Under English common law, ecclesiastical courts handled divorces. No such courts existed in what would become the United States. Colonial Maryland had no statutory provisions for divorce, but the Chancellor and equity courts had the authority to decree alimony or divided property in some separation cases. Women could seek to recover female sole status and regain the separate property they owned before marriage, but they were unable to recoup any jointly owned property. Occasionally, however, women were able to assert their rights privately and persuade their husbands to share joint property. During this period, alimony and property division were intertwined.
Maryland's first legislative divorce was granted in 1790. The state legislature granted over 500 divorces within the next 60 years. Unless specifically provided for by the legislature, women had no right to dower at divorce. Sometimes the General Assembly provided for alimony in a divorce, but in an 1823 case, Crane v. Meginni, the state Court of Appeals ruled that because the legislature had bestowed the power to grant alimony upon equity courts, the legislature lacked the authority to order such payments. This decision, which left the legislature power to grant divorces and the courts power to award alimony, complicated the divorce process and made it hard for women to obtain both a divorce and alimony or property awards.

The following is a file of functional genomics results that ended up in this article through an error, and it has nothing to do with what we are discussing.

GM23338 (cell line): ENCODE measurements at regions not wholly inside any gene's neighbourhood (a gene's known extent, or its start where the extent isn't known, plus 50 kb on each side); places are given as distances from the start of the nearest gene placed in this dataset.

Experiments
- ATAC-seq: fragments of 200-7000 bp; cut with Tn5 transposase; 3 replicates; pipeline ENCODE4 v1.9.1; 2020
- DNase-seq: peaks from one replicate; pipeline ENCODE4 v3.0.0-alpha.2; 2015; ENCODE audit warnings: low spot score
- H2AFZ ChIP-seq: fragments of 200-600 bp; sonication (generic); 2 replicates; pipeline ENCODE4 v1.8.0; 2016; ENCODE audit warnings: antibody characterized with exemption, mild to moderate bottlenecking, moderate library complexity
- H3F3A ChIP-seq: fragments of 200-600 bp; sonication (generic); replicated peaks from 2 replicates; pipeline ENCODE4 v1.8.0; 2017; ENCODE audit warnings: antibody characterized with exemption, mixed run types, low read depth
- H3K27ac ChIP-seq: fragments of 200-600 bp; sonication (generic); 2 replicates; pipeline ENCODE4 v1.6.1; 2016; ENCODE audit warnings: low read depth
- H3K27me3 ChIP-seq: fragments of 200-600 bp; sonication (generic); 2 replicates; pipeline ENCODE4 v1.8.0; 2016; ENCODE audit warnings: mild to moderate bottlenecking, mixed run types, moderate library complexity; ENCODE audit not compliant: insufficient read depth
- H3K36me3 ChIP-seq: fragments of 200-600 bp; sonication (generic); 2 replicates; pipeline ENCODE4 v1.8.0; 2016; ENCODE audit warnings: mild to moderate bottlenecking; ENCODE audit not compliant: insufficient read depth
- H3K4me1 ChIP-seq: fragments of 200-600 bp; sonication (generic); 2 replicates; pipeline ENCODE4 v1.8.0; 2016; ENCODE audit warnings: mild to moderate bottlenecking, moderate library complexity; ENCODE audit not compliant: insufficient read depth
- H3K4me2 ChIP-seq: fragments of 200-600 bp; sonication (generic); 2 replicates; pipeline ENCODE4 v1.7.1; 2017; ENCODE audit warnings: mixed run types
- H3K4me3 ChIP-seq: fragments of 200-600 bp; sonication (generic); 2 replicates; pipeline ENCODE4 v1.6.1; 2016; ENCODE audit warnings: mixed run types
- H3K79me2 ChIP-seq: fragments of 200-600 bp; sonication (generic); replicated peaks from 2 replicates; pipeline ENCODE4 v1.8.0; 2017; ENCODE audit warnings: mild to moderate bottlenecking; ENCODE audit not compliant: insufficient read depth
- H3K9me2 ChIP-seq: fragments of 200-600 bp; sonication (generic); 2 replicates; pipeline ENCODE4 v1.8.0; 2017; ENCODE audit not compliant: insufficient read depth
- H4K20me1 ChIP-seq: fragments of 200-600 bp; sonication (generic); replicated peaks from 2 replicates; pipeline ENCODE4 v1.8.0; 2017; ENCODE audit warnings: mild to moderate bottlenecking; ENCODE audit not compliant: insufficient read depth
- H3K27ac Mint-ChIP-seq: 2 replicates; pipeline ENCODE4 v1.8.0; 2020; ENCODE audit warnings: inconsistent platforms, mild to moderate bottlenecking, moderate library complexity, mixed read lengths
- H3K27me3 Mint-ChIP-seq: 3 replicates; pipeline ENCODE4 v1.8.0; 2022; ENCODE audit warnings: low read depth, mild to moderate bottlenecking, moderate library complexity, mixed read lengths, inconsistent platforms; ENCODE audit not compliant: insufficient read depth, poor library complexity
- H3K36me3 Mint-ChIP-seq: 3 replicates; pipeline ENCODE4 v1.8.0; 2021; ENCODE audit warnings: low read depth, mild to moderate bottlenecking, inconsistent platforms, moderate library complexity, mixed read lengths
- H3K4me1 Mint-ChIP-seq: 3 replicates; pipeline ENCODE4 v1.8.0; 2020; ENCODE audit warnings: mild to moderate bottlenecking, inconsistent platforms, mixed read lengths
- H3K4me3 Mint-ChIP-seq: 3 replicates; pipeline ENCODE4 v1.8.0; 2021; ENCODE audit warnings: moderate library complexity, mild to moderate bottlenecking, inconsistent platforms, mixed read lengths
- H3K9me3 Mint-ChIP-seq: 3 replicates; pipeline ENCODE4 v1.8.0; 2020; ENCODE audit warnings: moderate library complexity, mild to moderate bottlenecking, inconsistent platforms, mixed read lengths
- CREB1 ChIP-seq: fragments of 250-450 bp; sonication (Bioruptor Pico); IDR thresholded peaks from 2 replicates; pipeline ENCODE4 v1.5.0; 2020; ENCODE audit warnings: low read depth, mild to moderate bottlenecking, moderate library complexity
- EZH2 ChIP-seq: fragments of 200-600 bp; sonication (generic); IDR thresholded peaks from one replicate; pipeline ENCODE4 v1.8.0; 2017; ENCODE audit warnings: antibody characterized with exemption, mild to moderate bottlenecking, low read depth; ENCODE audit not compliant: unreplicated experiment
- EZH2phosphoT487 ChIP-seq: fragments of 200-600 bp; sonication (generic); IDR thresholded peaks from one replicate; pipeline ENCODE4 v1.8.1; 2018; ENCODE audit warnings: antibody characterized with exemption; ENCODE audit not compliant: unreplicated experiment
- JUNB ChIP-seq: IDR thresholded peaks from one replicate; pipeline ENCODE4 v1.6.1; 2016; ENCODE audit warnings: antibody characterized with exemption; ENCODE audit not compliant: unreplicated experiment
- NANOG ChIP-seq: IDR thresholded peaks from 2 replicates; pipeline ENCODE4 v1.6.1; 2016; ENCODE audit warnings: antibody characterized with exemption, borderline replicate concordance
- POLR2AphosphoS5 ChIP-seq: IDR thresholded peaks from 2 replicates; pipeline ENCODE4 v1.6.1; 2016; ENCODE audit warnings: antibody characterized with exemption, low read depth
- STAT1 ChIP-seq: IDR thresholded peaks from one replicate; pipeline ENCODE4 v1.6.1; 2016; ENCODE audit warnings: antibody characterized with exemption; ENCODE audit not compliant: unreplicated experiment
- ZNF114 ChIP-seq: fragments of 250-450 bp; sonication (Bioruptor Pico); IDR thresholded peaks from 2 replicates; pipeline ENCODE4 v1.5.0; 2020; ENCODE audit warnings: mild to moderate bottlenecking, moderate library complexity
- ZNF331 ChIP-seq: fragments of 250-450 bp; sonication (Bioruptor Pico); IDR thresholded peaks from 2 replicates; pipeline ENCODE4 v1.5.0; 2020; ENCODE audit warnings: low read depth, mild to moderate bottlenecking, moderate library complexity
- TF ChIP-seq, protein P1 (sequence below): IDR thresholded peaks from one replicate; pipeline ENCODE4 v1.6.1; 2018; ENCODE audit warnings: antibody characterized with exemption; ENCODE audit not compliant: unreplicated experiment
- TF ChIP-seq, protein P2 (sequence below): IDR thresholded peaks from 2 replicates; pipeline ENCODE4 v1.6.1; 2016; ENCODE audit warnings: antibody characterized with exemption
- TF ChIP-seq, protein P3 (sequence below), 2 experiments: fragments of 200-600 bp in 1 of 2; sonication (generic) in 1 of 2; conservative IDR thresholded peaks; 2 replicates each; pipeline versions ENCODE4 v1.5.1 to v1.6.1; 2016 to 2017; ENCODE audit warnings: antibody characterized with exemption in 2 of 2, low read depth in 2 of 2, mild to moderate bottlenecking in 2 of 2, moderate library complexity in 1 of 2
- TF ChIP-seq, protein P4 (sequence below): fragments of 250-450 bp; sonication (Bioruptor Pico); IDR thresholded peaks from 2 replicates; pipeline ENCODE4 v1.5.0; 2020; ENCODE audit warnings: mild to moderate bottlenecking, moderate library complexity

In 1841, the first law permitting equity courts to grant divorces was passed. The increase in divorces in the preceding years had created too heavy a load for the state legislature to bear. Courts awarded wives alimony or property only if the divorce was based on the husband's misconduct. The judges decided how much alimony was reasonable, which property was separately owned by wives, the value of property converted by the husband during marriage, and who would have custody of the children. The Married Woman's Property Act of 1843 protected the sole ownership by wives of all the property they owned before or acquired during marriage, and provided wives with control over some of their income during marriage. Courts seldom went beyond the dictates of the statute to divide joint property or provide alimony. On the whole, judicial divorces did not do much more for women than legislative divorces did. Women's property rights were institutionalized through the Married Women's Property Act, but women seldom received more property at divorce than they owned at their marriage.
In 1851, a prohibition against legislative divorce was written into the Maryland Constitution. Courts began to draw sharper lines between property division and alimony, ruling that alimony could only be granted when the husband had an estate from which to grant it, that it was to be paid only in regular installments of money, that it was not to come from a husband's real property, and that it need not be continued if the ex-wife remarried. Property division was intended to restore the wife to her original status as much as possible, but courts would not restore property to the wife if the husband was insolvent. Vague statutes and judicial preference for the rights of husbands both diluted women's property rights at divorce.
The 1978 Marital Property Disposition Reform Act provided for equitable division of property at divorce, taking into account both monetary and non-monetary contributions to the marriage. The 1980 Rehabilitative Alimony Act provided for the granting of temporary alimony to either spouse until that spouse became self-sufficient. Finally, the law began to view marriage as a partnership between equals.||en-US